• Canadian Literacy and Learning Network. This CLLN Website is especially helpful in that it houses many of the more recent Canadian reports on adult literacy–statistical reports, the Movement for Canadian Literacy submission for a Pan-Canadian literacy plan, even the petition form to advocate for promoting literacy education as submitted to the federal government some years back.  The website also has a valuable learners section listing helpful materials for self-study and instruction, as well as plain language Learners’ Stories.  You will also find a number of good links to other websites (although these need to be updated).
  • Essential Skills Ontario. This new Essential Skills Ontario Website  is hosted by the Ontario Literacy Coalition based in Toronto. The Website has a number of purposes, including:  Research and Policy section that highlights Essential Skills Ontario’s latest research and initiatives  and  an easy-to-use Resources section where you can find all of Essential Skills Ontario’s downloadable documents, online resources, and information on  webinars.   New to the Canadian electronic resources scene, it is really worth checking into regularly.

British Columbia Practitioner-Based

  • Decoda This comparatively new Website takes up where Literacy BC left off. It contains RiP studies as well as many recent Essential Skills reports and updates. See Research-in-Practice reports conducted by British Columbia practitioners.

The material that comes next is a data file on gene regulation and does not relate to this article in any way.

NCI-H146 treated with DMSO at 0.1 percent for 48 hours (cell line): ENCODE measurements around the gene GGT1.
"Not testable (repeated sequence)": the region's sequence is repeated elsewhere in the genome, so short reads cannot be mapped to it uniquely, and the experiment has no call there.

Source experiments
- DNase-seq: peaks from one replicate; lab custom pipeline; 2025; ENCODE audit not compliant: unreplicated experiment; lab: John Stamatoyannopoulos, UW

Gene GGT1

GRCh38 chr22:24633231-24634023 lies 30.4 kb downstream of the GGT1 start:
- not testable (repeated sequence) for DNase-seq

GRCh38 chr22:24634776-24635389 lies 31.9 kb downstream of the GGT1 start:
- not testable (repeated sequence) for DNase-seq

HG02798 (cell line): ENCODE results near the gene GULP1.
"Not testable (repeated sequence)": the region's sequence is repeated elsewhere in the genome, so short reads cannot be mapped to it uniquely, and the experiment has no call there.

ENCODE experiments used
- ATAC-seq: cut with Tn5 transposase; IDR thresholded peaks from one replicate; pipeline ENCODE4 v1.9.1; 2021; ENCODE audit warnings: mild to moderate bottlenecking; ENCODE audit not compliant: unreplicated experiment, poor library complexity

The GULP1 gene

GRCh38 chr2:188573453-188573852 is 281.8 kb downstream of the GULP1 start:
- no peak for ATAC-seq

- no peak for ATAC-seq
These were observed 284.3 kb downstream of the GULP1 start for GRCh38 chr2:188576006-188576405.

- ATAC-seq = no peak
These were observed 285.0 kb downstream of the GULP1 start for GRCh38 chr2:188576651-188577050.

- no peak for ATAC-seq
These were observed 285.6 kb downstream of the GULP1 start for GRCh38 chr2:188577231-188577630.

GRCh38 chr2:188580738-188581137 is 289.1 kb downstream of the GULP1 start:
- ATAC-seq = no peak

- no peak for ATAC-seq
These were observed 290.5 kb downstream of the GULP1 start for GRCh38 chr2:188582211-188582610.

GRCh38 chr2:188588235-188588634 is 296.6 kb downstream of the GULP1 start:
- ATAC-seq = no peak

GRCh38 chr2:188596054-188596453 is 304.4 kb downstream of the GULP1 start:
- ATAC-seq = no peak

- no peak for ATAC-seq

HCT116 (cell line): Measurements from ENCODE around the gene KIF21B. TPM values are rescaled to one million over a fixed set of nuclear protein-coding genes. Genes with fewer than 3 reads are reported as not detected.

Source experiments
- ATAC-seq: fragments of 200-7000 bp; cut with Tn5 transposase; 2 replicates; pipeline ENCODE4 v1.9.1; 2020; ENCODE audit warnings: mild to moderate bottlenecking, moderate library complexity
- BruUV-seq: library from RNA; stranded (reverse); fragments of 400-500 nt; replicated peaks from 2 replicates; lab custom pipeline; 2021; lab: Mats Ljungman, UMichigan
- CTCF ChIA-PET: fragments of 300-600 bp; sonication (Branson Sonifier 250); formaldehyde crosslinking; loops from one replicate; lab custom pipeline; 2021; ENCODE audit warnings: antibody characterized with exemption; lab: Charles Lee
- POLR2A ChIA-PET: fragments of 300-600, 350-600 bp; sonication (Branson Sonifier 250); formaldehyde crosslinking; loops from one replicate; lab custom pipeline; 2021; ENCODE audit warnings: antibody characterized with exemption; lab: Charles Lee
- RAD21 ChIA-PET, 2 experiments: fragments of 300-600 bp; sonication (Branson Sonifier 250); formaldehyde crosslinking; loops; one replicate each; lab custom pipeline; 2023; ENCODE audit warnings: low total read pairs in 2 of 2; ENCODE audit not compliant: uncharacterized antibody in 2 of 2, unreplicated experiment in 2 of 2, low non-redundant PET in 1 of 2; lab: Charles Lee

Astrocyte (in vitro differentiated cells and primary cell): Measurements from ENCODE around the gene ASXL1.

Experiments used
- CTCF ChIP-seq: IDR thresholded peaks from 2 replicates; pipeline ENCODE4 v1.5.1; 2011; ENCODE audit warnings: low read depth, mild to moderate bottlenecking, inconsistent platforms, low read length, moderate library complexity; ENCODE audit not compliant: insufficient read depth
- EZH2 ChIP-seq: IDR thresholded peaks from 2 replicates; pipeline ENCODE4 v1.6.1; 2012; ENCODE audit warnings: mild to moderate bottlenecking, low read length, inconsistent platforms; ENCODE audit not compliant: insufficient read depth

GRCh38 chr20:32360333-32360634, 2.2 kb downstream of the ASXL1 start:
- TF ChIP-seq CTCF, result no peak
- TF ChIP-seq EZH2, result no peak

International Practitioner-Based Websites

“If practitioner research can allow us to identify aspects of learning or allow us to improve in our teaching, then it is definitely an extremely important part of any teaching course and a process that should be undertaken within each of our teaching contexts. Tutors [teachers,  instructors and trainers] should welcome the opportunity and set aside any anxieties or concerns they have about embarking on the process.” —Participant in literacy action research, United Kingdom

UNESCO and Effective Literacy Practices World-Wide: 

Here is UNESCO’S dedicated website on literacy programs around the world. The website is managed by UNESCO’s Institute for Lifelong Learning located in Hamburg, Germany. The website is continually updated and contains a large number of international reports, resources and international news updates.